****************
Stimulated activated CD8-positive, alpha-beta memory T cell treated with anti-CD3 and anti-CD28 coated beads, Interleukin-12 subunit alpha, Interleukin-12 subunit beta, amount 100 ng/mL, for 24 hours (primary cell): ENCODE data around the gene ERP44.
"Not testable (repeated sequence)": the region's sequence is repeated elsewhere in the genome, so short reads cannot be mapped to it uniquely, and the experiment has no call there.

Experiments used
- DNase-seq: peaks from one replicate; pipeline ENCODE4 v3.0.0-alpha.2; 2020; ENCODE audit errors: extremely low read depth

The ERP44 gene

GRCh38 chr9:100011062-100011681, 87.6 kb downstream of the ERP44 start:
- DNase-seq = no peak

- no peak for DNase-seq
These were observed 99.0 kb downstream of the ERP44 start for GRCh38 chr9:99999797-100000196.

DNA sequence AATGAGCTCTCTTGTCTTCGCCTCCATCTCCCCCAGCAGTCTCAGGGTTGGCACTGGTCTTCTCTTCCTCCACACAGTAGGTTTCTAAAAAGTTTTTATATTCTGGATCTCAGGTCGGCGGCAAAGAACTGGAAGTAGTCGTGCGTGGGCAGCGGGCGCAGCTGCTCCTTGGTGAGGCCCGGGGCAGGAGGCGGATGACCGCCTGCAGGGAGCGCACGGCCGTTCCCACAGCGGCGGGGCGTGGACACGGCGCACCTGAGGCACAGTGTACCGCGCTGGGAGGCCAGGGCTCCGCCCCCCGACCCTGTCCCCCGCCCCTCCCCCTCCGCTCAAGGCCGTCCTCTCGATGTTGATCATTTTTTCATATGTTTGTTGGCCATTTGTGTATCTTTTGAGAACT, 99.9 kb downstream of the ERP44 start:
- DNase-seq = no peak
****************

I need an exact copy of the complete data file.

Stimulated activated CD8-positive, alpha-beta memory T cell treated with anti-CD3 and anti-CD28 coated beads, Interleukin-12 subunit alpha, Interleukin-12 subunit beta, amount 100 ng/mL, for 24 hours (primary cell): ENCODE data around the gene ERP44.
"Not testable (repeated sequence)": the region's sequence is repeated elsewhere in the genome, so short reads cannot be mapped to it uniquely, and the experiment has no call there.

Experiments used
- DNase-seq: peaks from one replicate; pipeline ENCODE4 v3.0.0-alpha.2; 2020; ENCODE audit errors: extremely low read depth

The ERP44 gene

GRCh38 chr9:100011062-100011681, 87.6 kb downstream of the ERP44 start:
- DNase-seq = no peak

- no peak for DNase-seq
These were observed 99.0 kb downstream of the ERP44 start for GRCh38 chr9:99999797-100000196.

DNA sequence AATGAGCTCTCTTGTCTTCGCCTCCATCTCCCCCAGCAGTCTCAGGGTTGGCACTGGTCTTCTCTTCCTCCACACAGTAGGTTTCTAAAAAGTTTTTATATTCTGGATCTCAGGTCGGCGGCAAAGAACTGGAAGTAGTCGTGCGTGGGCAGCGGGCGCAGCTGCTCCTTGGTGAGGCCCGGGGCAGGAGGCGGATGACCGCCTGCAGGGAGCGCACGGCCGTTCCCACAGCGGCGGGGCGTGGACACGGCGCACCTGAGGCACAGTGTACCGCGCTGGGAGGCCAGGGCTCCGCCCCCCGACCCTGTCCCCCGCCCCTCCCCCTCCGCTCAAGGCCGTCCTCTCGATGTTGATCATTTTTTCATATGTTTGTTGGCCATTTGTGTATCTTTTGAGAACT, 99.9 kb downstream of the ERP44 start:
- DNase-seq = no peak